Karen Benson, director of Innovation Services at The Right Place, said the device has been produced in pilot quantities at another site so it has all necessary tooling. The job requires an appropriately clean environment and an assembly team that understands optical assembly, alignment and instrumental characterization. Benson said the estimated annual production will be 250 units per year.
Don Beery of BlendonGroup said the Canadian company is a client of his and specifically wants a manufacturing partner in Michigan. So far he’s had contact from four interested companies.
Beery is probably the right person to ask, since he is also executive director of the West Michigan Medical Device Consortium.
Not a good time to ask
The heavy rain last week made a big impact on a lot of businesses — especially those with flat roofs.
“COMMERCIAL FLAT ROOFS” is the big heading on top of Diekevers Roofing’s full-page ad in the phonebook Yellow Pages, so the Business Journal gave the company a quick call to find out what was going on in their world. Dave answered the phone, but he didn’t really have time to discuss it.
“We’re actually very busy taking leak calls right now,” he said.
Raking once again
The Cheesebrough Rake Factory, a living museum of early American history and Michigan’s oldest operating manufacturer, was lost to fire March 28. The meandering, multi-level wood building on the main street of the Village of Freeport lived long but died quickly. It took about an hour to burn to the ground.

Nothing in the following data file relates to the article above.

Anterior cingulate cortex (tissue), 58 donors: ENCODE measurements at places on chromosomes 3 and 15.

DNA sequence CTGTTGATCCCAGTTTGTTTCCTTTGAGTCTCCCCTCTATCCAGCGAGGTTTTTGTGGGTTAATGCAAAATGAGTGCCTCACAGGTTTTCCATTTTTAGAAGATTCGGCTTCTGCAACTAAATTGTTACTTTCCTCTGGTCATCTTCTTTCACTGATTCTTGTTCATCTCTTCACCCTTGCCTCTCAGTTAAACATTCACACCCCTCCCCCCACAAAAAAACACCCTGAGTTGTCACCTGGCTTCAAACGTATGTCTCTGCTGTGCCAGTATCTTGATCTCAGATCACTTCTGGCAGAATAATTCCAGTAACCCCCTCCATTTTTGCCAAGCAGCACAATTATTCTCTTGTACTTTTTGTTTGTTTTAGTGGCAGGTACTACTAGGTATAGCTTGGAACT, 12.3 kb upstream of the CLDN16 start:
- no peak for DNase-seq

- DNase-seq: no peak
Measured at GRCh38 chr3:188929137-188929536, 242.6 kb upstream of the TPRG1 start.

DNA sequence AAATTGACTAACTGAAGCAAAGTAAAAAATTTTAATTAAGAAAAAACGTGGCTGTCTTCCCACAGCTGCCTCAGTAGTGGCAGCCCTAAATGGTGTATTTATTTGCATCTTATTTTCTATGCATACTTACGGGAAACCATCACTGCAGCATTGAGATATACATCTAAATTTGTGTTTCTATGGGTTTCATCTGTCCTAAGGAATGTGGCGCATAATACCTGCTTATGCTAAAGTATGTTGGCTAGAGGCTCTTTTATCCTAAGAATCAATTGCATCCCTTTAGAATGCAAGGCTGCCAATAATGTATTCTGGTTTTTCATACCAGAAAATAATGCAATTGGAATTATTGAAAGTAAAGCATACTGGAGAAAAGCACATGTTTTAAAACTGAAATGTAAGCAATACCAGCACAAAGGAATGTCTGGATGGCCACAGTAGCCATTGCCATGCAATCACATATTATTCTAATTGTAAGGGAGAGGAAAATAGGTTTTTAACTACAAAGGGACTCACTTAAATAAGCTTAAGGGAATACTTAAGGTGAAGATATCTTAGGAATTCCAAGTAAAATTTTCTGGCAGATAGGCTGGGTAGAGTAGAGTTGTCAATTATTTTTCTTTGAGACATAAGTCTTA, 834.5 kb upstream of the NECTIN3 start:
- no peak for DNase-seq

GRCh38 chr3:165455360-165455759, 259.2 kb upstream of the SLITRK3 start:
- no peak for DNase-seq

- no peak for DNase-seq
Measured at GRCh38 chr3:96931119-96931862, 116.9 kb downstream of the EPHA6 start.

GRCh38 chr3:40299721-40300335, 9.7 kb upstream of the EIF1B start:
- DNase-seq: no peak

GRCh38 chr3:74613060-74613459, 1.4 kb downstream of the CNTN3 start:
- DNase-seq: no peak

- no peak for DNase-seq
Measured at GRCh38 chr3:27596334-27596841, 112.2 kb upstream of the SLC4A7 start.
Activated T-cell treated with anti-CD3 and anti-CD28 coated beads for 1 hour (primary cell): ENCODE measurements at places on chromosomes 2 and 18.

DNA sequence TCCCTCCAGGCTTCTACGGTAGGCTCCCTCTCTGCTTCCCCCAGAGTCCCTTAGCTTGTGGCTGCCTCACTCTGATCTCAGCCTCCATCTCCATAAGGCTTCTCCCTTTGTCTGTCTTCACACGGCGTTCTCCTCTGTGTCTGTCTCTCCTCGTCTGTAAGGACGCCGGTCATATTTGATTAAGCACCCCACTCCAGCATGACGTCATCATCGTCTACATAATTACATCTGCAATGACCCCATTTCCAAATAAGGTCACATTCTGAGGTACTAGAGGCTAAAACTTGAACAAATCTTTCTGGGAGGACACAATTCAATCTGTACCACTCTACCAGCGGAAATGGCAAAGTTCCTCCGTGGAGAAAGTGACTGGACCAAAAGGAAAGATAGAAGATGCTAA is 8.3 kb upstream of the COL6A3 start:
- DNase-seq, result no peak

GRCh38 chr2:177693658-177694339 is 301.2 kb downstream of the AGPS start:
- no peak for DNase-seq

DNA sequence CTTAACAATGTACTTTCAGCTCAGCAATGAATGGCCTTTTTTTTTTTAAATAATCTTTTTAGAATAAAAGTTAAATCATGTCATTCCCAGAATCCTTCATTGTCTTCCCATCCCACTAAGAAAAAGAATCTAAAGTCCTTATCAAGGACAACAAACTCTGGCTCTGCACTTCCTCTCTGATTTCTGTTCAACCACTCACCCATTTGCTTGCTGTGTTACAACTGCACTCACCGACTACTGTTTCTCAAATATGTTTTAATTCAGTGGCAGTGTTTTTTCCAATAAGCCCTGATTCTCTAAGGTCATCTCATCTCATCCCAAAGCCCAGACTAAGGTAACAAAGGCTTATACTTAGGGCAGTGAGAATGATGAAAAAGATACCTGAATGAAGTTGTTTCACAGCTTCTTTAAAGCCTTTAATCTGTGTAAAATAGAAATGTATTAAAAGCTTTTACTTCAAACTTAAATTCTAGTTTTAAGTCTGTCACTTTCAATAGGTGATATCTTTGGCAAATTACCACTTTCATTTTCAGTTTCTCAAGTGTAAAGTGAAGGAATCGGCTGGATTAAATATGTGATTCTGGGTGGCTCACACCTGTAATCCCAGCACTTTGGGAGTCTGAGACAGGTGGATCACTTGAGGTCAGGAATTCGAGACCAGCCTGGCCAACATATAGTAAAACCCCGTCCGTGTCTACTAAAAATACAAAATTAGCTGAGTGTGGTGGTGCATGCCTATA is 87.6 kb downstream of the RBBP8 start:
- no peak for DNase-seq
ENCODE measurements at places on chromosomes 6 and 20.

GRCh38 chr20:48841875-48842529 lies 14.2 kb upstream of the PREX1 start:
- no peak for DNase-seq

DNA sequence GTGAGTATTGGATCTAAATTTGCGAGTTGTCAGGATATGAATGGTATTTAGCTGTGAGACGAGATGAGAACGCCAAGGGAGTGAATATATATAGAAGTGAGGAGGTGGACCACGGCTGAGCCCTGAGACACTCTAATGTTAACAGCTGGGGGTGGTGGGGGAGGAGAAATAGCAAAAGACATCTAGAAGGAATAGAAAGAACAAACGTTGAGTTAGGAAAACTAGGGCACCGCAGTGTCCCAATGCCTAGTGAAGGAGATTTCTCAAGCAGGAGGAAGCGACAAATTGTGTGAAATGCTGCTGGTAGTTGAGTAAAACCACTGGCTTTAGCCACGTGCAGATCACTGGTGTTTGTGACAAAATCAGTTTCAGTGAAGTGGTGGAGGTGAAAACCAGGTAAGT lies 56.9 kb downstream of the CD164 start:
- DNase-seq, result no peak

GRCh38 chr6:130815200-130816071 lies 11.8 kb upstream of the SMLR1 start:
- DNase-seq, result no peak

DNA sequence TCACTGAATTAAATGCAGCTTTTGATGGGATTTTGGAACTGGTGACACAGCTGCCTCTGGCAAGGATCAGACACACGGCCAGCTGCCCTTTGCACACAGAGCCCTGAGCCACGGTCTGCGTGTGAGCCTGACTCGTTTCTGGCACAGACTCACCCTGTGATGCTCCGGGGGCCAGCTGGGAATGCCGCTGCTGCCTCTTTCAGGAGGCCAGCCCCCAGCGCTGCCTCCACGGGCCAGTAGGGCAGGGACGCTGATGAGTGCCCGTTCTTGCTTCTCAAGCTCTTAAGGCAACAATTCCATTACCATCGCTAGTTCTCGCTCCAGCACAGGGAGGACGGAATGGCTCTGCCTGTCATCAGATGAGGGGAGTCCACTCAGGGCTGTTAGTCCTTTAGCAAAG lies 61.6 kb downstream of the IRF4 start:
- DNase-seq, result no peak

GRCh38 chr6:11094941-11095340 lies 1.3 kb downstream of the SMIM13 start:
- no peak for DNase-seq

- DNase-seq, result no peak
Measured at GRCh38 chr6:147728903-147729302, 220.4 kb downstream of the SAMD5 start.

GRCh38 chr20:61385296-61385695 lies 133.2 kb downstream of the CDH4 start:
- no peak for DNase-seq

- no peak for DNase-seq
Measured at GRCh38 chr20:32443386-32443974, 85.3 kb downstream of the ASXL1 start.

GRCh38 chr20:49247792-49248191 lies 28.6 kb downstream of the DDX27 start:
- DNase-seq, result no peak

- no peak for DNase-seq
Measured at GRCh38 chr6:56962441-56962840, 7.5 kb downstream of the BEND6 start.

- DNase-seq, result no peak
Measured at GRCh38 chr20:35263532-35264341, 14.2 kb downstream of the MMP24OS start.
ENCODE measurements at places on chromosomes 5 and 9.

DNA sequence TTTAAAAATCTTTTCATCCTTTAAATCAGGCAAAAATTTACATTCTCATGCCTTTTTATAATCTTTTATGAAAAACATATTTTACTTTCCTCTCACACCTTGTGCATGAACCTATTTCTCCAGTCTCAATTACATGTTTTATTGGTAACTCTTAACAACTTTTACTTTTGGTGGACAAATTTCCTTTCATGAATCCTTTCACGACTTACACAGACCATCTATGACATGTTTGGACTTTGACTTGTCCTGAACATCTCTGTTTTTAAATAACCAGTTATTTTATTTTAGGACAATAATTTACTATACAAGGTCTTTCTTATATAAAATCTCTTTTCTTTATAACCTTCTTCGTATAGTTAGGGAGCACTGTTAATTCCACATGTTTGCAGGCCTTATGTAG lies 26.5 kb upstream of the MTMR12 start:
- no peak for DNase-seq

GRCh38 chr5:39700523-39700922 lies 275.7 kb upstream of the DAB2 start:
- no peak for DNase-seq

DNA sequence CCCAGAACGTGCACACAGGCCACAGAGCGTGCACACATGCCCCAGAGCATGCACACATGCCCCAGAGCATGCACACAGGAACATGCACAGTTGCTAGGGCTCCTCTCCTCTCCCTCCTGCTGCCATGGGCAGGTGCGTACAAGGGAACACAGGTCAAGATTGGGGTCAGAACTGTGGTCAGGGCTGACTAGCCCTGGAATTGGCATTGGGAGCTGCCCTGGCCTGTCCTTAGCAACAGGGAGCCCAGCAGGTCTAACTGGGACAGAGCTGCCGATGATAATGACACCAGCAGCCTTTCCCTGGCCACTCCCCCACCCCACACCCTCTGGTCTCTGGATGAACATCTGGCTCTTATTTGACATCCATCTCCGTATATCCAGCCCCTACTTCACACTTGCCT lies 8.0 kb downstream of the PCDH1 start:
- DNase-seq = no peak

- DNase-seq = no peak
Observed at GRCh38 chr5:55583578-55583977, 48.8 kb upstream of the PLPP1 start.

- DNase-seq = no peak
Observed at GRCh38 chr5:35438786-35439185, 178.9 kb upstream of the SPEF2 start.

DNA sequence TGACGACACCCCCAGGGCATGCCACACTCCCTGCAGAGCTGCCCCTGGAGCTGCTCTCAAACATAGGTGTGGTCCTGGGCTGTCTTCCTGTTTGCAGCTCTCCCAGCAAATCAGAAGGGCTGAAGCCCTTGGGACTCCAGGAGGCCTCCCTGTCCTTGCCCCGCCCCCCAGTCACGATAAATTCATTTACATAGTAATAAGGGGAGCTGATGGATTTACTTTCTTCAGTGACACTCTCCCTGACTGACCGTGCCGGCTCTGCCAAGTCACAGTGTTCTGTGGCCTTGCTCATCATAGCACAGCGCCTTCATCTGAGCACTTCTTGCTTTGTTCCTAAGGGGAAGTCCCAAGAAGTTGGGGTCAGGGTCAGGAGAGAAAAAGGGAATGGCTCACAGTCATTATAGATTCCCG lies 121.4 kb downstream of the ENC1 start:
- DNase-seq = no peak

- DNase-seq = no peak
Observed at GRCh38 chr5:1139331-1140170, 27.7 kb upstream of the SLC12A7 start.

Owners Ken and Pat Van Tol, sons Levi and Simeon and neighbor Hubert Blough had a brief window to rescue a few items — computers, records and some tools — before it was consumed by flames. Machines hand-built at the time of the Civil War and the hand tools used to craft wooden rakes, pitchforks and clothes-drying racks since 1872 were lost.
Clean-up operations involve state universities and historical entities. Preservation plans include keeping part of the facility and its larger equipment on the site as a landmark for future generations. The ruins will be sifted through with the goal of establishing an interpretive presentation of the mill’s historical significance to both early handcrafting and modern manufacturing.
The historic building is gone, but the heart and soul of the business is alive and well. The Van Tols took a little time to grieve their loss before facing the decisions to be made. They are rebuilding.
The business is running again, though scattered about the village in spaces offered by Cheesebrough friends.
Lumber from local timber is being sawn and exotic lumber from offshore delivered as they wait for the arrival of the new machines that will allow secondary and finish operations to begin. A modern facility will allow expansion, as the Civil War era equipment limited the types of products that could be built.
“It will probably be a better company, but it won’t be the same for our family or the Village of Freeport,” Van Tol said. “So much history was lost. So much of our past is gone, but we will take the knowledge gained over the many generations and use modern machines and the latest technology to make a larger variety of products.”
In recent years, the company centered on wooden golf accessories as many players returned to products with a longer life rather than the consumables that had become dominant over the past 50 years.
Cheesebrough’s client base covers the same territory as when it shipped by boxcar over the Americas, Europe and Russia. The only difference is that today’s box is a much smaller cardboard container, Van Tol said.